Part of the disorientation of Sebald’s characters can be viewed as precisely an attempt to go astray, to resist compulsory heterosexuality and to transgress the borders of Germany and Europe in search of a queer affinity that might provide a source of resistance to the straightening and oppressive orientation of bourgeois society and family.
Helen Finch’s new book Sebald’s Bachelors: Queer Resistance and the Unconforming Life is an ambitious, thin book that contains a dense, closely argued “queer reading of Sebald’s work.” The result is one of the most important books on Sebald to date. I am sure that there are a number of Sebald readers, casual and otherwise, who will look askance at a queer reading of his work, but, as Finch demonstrates, the clues – both obvious and coded – are there in plain sight. And keep in mind Finch’s careful caveat: “this study confines itself to Sebald’s literature only, and makes few claims about his biography and none about his personal orientations.”
At the risk of gravely oversimplifying things, let me try to summarize what seems to be a major theme that binds all of Sebald’s writing into a single, albeit broad, trajectory – namely the development of a theory of European history that might attempt to explain the incalculable destruction caused by colonialism, racism, and Germany’s Nazi era. In even cruder terms, how did we move from the Enlightenment to the Holocaust? As scholars begin to closely examine the critique that Sebald has now left us, the question arises whether his work proposes any response to the tragedy of history other than a kind of morose and pessimistic melancholy. This is where Helen Finch’s book enters the picture.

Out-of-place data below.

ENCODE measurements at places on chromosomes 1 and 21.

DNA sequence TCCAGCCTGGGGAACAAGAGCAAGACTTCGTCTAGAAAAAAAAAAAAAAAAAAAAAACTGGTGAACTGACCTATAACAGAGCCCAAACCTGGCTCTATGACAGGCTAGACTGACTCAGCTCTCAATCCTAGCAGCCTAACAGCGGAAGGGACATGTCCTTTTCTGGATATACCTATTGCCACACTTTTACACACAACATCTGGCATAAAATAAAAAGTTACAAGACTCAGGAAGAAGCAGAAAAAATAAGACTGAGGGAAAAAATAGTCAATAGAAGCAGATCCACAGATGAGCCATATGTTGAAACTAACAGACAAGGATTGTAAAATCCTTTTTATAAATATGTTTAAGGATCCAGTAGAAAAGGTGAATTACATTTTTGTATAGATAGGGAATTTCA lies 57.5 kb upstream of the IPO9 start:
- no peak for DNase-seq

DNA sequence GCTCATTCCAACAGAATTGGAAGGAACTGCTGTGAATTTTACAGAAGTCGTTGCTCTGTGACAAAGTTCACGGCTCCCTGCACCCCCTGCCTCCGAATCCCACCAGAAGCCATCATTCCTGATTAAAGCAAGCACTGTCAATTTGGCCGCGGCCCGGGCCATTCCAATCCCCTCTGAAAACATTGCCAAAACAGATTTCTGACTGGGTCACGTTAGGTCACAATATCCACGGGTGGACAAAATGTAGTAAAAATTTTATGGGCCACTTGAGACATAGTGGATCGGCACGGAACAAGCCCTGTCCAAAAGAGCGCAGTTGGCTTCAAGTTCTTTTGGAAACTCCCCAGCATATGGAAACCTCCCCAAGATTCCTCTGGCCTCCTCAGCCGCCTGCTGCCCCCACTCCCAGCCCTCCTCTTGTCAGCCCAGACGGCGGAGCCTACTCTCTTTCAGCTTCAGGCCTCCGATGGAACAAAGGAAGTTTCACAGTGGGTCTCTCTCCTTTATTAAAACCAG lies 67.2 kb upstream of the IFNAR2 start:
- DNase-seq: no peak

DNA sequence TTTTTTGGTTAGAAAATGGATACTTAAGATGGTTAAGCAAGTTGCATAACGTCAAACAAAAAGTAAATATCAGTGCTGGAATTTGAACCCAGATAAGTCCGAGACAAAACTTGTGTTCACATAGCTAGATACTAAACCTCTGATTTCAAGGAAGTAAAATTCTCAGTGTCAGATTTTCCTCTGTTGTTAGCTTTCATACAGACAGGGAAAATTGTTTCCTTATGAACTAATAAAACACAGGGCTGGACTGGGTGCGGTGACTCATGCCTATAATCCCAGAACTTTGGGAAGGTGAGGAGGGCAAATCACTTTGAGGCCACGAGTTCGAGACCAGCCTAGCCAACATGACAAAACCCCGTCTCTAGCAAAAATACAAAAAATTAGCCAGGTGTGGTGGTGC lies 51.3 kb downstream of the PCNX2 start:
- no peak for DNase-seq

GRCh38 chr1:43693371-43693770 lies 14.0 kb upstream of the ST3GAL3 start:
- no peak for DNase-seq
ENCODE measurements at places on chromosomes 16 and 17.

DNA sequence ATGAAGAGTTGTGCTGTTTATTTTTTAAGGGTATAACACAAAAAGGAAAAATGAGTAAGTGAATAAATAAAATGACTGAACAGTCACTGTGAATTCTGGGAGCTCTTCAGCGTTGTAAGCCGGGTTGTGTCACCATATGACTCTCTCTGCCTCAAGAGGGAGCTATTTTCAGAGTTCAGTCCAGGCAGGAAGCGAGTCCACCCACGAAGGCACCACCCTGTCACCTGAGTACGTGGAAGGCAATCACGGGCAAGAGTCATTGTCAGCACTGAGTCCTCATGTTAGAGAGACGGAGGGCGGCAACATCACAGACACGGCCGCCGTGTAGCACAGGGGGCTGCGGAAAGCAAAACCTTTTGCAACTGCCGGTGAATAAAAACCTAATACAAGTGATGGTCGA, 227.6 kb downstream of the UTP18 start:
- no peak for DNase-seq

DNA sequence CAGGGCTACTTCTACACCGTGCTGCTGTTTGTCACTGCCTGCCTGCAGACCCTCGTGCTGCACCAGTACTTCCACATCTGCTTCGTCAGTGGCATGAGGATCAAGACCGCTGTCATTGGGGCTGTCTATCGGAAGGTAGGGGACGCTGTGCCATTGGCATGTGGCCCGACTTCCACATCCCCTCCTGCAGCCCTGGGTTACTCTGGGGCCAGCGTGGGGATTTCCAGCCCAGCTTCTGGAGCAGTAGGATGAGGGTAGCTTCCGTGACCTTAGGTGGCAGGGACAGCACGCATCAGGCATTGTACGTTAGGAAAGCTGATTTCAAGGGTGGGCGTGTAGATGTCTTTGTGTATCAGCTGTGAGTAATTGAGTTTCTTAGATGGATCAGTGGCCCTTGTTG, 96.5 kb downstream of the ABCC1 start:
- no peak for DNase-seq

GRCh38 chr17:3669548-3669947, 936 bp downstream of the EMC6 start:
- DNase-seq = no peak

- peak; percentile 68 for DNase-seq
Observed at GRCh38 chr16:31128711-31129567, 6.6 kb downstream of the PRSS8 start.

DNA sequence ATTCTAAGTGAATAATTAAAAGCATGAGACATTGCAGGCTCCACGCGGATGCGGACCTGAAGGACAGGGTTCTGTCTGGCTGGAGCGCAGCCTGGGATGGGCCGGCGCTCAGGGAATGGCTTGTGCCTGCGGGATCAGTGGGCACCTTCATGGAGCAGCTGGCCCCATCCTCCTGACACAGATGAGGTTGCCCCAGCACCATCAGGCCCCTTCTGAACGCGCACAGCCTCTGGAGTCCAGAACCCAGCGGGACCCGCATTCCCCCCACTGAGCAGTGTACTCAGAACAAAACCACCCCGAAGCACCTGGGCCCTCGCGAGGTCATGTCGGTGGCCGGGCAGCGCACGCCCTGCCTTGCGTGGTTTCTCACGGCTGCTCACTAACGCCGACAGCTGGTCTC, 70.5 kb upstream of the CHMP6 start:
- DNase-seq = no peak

Sebald readers who primarily know only his prose fiction will benefit greatly from Finch’s book, since it is in Sebald’s critical writing (still largely untranslated into English) that one finds the theoretical framework for his sustained critique of Enlightenment idealism and European history since Napoleon. Finch does a great job of making the connections between Sebald’s extensive critical writings and his four books of prose fiction and the book-length poem After Nature. His critical writing on literature is, as Finch puts it, “saturated in sexuality” and structured around Freudian critical theory beginning with his 1969 monograph on Carl Sternheim. Sebald’s early and deep engagement with the Frankfurt School led him to reject textually-grounded criticism “in favour of applying sociological, psychological, and biographical criteria to German texts, criteria that helped him to develop a psychopathology of the bourgeois self” – especially the bourgeois conception of masculinity. Over the years, Sebald further developed his theory of poetics around the writings of Gilles Deleuze and Félix Guattari, notably their book Kafka: For a Minor Literature.
But there was more at stake for Sebald than history and literature; it was familial and personal as well. Sebald’s father served in Poland during the Second World War and Sebald grew up in a family environment that remained utterly silent on the failures and horrors of National Socialism and the war years. “Sebald may be viewed as a paradigmatic member of the 1968 generation who was locked in a lifelong unresolved Oedipal contest with his National Socialist father and his father’s generation.” And, one might add, with the entire generation of German writers that preceded him. By linking traditional European – and specifically German – patriarchal society with the nationalism, colonialism, and racism that led to the destructive triumph of National Socialism in Germany, Sebald developed a critique of traditional male roles and began to populate his poetry and prose with male figures who resisted “bourgeois constructs of masculinity” in favor of a more queered existence.